4-Say you have 500 in a 2-5 game. You make it 20 in mp with Jh-Jd. Everyone folds to BB, who has you covered. You see that he has As-Ac, so you can play perfectly against him. How big does his raise have to be for you to fold?
If he raises all-in: 480 more, you should fold. You’re a 4.5-1 dog, getting 520-480. Since pocket jacks will flop a set one time in nine, if he offers 1/8 of your possible win, calling would be break-even at best. 520/8= 65.
4B-How is this affected by imperfect info.
The more your opponents know about the exact nature of your hand, the more you have to bet immediately to avoid offering them too high implied odds. And vice versa: The more you know about your opponents hands, the larger of bets you can call trying to bust them/ bluff them.
5-What does “don’t justify your opponent’s optimistic calls” mean
Before making a bet or raise, ask yourself, am I planning to pay off a big bet on this hand, or will I fold before it comes to that? If you are willing to risk losing a lot, avoid offering too high implied odds to players with the most likely draws. If you aren’t planning to pay off a big bet(because you don’t think he will often bluff), then consider whether your opponent will call too often with weak draws, hoping to bust you. If so, bet an amount that will look small to her, but you know actually is too much for him to call since you know you wont go broke.
5A- You have Ah-Qh on the button with one opponent and a flop of Qs-8d-3h. 100 in the pot , 800 in your stack.
With such a strong hand and a small stack, it is likely all your money is going in before the end. So he can call a flop bet, hoping to bust you on a happy turn card, and he can. You need to bet enough on the flop to avoid offering him too high implied odds for the likely draws. Likely draws are middle or bottom pair, like 9s-8s. 5 outs, he’s 8-1 to make his hand. He stands to win 684.10 if he does. So you need to bet 684.1/8= 85.51 to avoid offering too high implied odds. The more you bet, the more you profit from his call. Bet 100 or 120 if you think he will call with middle pair.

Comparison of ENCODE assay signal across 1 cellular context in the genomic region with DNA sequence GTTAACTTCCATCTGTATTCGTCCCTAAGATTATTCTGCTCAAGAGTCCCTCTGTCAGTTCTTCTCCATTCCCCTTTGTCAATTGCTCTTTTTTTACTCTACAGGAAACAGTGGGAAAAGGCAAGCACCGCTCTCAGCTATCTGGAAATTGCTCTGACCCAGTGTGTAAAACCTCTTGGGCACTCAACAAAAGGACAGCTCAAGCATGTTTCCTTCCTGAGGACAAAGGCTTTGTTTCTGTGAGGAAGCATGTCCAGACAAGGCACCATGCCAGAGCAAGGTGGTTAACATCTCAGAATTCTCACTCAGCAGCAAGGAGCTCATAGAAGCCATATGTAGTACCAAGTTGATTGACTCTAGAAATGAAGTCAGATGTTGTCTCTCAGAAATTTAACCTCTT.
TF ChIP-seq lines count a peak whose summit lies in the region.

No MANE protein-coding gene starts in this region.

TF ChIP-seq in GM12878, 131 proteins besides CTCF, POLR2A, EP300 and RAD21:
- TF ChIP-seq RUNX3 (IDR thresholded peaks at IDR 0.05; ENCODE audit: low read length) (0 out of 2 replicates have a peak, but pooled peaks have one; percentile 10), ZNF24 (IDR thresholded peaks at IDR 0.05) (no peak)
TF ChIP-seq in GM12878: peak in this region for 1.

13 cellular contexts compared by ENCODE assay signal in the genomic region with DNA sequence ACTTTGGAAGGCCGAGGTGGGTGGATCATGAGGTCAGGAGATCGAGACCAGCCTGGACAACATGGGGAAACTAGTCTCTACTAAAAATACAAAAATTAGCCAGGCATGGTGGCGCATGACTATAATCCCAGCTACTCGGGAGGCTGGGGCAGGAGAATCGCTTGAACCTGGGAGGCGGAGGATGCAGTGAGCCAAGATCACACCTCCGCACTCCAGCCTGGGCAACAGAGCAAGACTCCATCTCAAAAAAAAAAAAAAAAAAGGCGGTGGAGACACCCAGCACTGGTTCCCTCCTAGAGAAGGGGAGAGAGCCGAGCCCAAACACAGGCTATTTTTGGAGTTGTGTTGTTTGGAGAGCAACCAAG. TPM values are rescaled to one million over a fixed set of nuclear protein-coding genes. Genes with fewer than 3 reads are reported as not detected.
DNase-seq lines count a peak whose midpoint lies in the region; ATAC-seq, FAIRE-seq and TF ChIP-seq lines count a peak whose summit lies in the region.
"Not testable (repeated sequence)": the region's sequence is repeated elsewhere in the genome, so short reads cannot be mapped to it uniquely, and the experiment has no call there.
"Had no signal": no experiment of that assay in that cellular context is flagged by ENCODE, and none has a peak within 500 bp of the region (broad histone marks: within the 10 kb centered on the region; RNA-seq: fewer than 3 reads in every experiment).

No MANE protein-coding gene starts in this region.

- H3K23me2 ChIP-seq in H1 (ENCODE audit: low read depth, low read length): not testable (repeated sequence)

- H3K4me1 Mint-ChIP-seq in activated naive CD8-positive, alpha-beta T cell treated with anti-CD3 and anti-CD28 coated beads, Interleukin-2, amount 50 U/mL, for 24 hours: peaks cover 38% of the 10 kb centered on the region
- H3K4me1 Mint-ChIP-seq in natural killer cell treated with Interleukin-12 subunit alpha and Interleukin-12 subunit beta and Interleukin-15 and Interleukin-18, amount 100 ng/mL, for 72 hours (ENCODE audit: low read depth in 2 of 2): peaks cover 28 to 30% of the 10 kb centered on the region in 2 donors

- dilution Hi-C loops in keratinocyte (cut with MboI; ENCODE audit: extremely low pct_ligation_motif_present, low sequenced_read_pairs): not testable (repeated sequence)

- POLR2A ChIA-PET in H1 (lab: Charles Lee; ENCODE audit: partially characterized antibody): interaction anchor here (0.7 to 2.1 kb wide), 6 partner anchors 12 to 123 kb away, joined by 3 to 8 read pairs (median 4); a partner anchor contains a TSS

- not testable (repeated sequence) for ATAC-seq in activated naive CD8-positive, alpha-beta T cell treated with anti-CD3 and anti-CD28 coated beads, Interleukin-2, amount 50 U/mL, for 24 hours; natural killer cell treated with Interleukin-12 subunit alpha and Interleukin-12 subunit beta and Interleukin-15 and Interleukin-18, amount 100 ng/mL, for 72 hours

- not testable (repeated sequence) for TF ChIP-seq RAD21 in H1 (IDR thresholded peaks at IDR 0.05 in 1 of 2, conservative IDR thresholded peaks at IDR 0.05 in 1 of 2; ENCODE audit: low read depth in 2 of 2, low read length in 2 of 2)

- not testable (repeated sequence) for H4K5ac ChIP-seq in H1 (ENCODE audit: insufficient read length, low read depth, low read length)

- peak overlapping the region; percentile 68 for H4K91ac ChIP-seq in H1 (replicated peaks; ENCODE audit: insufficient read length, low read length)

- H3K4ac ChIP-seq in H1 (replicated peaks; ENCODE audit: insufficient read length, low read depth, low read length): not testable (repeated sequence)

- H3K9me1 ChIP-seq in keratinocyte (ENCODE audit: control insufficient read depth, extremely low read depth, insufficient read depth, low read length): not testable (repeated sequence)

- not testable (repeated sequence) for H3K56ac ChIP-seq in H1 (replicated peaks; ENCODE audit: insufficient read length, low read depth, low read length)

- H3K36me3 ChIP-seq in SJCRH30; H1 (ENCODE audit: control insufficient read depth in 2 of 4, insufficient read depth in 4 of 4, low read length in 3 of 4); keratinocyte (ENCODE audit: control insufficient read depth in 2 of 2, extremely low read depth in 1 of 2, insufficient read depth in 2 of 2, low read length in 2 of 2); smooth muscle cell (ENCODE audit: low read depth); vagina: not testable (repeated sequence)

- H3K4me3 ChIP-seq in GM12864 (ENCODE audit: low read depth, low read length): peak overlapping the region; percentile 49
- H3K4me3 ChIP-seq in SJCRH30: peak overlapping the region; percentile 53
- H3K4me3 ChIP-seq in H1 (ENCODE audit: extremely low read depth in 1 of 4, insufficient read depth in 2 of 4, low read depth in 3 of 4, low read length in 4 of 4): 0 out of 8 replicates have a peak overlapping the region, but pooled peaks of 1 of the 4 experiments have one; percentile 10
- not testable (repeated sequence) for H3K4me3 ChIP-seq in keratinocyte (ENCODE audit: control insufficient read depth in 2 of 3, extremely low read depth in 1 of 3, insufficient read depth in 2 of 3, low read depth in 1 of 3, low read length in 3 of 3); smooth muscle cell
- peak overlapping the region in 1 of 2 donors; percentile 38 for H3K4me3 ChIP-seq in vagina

5B- You have Ah-Qh on the button with one opponent and a flop of Qs-8d-3h. 100 in the pot , 5000 in your stack.
Now to avoid offering to high implied odds to someone with middle pair or a gutshot, you’d have to bet many times the pot. Then you will mainly get action from two pairs and sets. Estimate how often you’ll likely lose while finding out your no good. We will say you will lose 684.1 This number will go up or down depending on how good your opponent is. Bet large enough to make sure your opponents wont profit by trying to outdraw you, but small enough so they might think you offered them too high of pot odds.
5-Basic rule of bet sizing
If his hand is worse than yours, and it is fairly obvious what it might be, bet more than he can profitably call.
5B-You have Ah-As on Qd 7d 2c 4s board. He checked to you in a 100 pot. You both have 400 behind. You think he certainly has a diamond flush draw.